Like many of its fellow Western peers, Sweden did not take any steps to rebuild its defense potential until 2014, after Russia showcased its belligerence. A neutral country, Sweden could boast of its impressive military stockpile in the time of the Cold War, yet quickly dismantled sometime after it ended. Sweden’s military spending dropped sharply from about 2.5 percent of GDP in 1990 to barely 1 percent in 2010. Equipment was scrapped and bases were closed down while naval shipyards were sold off to German engineering company Thyssen Krupp. Stockholm reduced the number of its servicemen, asking them to increase combat readiness to participate in missions overseas. The country’s territorial defense system basically ceased to exist. Back in 1990, the Swedish Armed Forces comprised a total of 100,000 active-duty soldiers, with another 350,000 trained reserves available. The country’s air forces included 300 combat aircraft and the Navy operated a fleet of 40 warships and 12 submarines. Over the next two decades or so, the Swedish military lost over 50 percent of its operational combat units, over 60 percent of its aircraft and around 30 percent of its fleet. What served as the culmination of Sweden’s disarmament efforts was the suspension of the conscription system in favor of a recruitment system on voluntary terms. The decision took effect on July 1, 2010, and this marked the time when Stockholm grew aware of the security issues that concerned its immediate neighborhood. In its 2009 security strategy, Swedish authorities put forward the possibility of crises and conflicts across the region while bringing back, at least partly, the idea of territorial defense. Sweden also moved to strengthen military partnerships with Nordic countries and NATO. In 2011, Sweden deployed some of its Gripen fighters as part of the NATO-led Libya campaign, though these were excluded from direct combat missions. Even though Sweden’s feasible membership in the military bloc was not at all raised back then. In the wake of the NATO summit, held in May 2012 in Chicago, Swedish Prime Minister Fredrik Reinfeldt said that Sweden’s plan to join the military bloc was no longer valid. This yet has changed after Russia invaded Ukraine. Sweden’s Deputy Prime Minister Jan Björklund on March 12, 2014, said “the crisis highlighted our military weaknesses. We must strengthen our military presence and combat capabilities in the Baltic Sea region. But Sweden’s membership in NATO is the best long-term solution.” The Hultqvist Doctrine shifted the emphasis of national defense on remaining outside NATO while enhancing the country’s partnership both with the military bloc and with the United States and Finland, the latter in the form of bilateral agreements.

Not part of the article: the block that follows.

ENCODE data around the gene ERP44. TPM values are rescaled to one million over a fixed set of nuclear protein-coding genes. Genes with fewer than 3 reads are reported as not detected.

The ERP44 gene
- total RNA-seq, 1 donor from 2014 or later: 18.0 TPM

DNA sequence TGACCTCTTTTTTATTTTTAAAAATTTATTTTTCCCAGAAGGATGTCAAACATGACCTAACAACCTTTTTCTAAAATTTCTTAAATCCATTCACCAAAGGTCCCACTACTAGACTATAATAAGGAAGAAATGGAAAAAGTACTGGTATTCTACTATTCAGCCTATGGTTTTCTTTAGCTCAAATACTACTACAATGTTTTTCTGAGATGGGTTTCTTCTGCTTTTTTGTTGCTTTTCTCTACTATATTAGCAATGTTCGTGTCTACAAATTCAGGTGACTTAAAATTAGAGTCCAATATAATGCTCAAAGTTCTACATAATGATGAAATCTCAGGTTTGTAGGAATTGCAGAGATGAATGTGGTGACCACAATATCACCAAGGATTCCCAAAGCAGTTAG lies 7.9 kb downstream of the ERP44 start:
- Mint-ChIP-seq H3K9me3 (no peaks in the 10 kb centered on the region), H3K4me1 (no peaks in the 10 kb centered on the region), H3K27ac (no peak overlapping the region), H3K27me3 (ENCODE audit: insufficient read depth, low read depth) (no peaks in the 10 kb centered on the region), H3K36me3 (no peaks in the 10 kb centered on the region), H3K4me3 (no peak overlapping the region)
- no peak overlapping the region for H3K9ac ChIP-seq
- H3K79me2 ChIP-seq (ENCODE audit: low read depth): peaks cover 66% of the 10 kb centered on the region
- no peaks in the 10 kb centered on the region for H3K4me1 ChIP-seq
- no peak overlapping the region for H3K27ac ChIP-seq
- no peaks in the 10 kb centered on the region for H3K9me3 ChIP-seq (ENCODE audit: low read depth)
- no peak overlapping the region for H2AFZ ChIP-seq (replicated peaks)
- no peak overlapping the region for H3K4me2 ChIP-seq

It was, however, not until 2018 that Sweden made what could be seen as a decision for boosting its defense potential. Sweden has first and foremost reintroduced a post-Cold War era strategy based mainly on total defense capabilities. In the event of a conflict, Sweden is bound to adopt a Total Defenae strategy. Any person who lives in Sweden and is between the ages of 16 and 70 can be called up to assist in various ways. The duty to contribute to Sweden’s total defense has three forms: conscription into the armed forces, civil recruitment into organizations as indicated by the government and national service that consists in performing adequate tasks and serving in organizations that must function even in the event of a war. In 2020, the Swedish Armed Forces will be running the Total Defence 2020 training exercise. Sweden’s government allocated $510.5 million to implement the first phase of its defense proposals that are believed to become operational by 2025. In 2018, Sweden voted to partially reintroduce military conscription, with 4,000 recruits being annually selected for basic military training. Also, Swedish lawmakers agreed to buy four U.S.-built Patriot firing units, with the first delivery expected to reach the country in 2021. Sweden’s current air defense system does not protect the country against ballistic missiles. In its February 2019 report, the Swedish Defence Research Agency (FOI) said Russia now practices how to start and conduct large-scale war. Not surprisingly, the May 2019 proposals of Sweden’s Defense Commission, which comprises government officials and members of the eight parties of the Riksdag, flashed a possible Russian attack on Sweden, therefore putting forward a plan to increase defense expenditure and expand military personnel to 50,000 servicemen within six years. Swedish politicians rushed to put these plans into practice. In August 2019, the country’s ruling coalition and some of the opposition members published a white book on defense spending. The document, among other things, provides for the funds for the development of civil defense in 2021–2025. So how does Sweden plan to increase its total defense capabilities in the years that follow?